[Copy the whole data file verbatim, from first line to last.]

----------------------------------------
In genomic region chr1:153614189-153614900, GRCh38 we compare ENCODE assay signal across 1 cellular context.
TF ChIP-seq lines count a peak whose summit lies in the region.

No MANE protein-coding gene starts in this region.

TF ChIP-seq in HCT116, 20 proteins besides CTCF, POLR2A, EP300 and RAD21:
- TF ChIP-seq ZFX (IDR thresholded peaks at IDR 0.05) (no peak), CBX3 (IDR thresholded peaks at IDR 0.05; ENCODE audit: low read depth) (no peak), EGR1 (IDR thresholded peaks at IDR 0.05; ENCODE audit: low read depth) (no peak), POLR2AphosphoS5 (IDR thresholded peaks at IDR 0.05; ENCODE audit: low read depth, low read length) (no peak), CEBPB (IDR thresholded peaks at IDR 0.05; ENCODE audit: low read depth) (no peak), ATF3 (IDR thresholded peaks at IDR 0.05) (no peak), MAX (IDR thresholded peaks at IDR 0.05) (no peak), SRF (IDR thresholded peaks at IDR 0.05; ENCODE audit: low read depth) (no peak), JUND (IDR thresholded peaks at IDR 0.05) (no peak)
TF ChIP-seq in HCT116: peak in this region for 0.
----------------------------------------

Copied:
In genomic region chr1:153614189-153614900, GRCh38 we compare ENCODE assay signal across 1 cellular context.
TF ChIP-seq lines count a peak whose summit lies in the region.

No MANE protein-coding gene starts in this region.

TF ChIP-seq in HCT116, 20 proteins besides CTCF, POLR2A, EP300 and RAD21:
- TF ChIP-seq ZFX (IDR thresholded peaks at IDR 0.05) (no peak), CBX3 (IDR thresholded peaks at IDR 0.05; ENCODE audit: low read depth) (no peak), EGR1 (IDR thresholded peaks at IDR 0.05; ENCODE audit: low read depth) (no peak), POLR2AphosphoS5 (IDR thresholded peaks at IDR 0.05; ENCODE audit: low read depth, low read length) (no peak), CEBPB (IDR thresholded peaks at IDR 0.05; ENCODE audit: low read depth) (no peak), ATF3 (IDR thresholded peaks at IDR 0.05) (no peak), MAX (IDR thresholded peaks at IDR 0.05) (no peak), SRF (IDR thresholded peaks at IDR 0.05; ENCODE audit: low read depth) (no peak), JUND (IDR thresholded peaks at IDR 0.05) (no peak)
TF ChIP-seq in HCT116: peak in this region for 0.